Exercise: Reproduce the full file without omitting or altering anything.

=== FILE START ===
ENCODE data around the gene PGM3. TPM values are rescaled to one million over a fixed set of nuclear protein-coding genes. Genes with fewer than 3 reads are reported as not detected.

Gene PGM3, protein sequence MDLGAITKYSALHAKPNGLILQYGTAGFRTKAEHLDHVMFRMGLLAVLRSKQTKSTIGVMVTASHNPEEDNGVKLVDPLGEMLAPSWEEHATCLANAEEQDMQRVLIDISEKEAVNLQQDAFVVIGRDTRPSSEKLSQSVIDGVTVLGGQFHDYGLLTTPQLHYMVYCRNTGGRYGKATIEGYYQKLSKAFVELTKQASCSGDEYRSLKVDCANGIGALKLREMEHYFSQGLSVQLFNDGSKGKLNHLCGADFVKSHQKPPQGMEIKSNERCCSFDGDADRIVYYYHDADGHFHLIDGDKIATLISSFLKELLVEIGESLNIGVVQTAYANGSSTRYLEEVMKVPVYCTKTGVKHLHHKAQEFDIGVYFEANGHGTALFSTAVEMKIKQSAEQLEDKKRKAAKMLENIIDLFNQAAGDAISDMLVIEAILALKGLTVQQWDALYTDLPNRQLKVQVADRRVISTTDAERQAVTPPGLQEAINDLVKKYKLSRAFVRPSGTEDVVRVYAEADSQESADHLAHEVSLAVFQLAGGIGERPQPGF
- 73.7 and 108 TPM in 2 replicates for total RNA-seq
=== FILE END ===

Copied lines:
ENCODE data around the gene PGM3. TPM values are rescaled to one million over a fixed set of nuclear protein-coding genes. Genes with fewer than 3 reads are reported as not detected.

Gene PGM3, protein sequence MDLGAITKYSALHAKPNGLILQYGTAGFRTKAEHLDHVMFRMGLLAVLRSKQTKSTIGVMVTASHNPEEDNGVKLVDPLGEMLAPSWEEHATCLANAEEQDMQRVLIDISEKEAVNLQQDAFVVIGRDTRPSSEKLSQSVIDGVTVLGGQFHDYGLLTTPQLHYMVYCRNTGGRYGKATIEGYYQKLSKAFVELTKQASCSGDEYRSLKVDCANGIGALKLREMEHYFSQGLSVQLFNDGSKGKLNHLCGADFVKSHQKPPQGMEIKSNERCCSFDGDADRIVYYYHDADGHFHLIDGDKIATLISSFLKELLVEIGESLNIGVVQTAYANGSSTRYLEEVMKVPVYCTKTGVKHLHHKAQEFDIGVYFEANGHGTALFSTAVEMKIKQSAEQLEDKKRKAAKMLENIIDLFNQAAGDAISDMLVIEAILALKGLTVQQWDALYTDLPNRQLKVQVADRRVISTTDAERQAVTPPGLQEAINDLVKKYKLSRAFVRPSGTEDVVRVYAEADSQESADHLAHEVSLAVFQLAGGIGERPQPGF
- 73.7 and 108 TPM in 2 replicates for total RNA-seq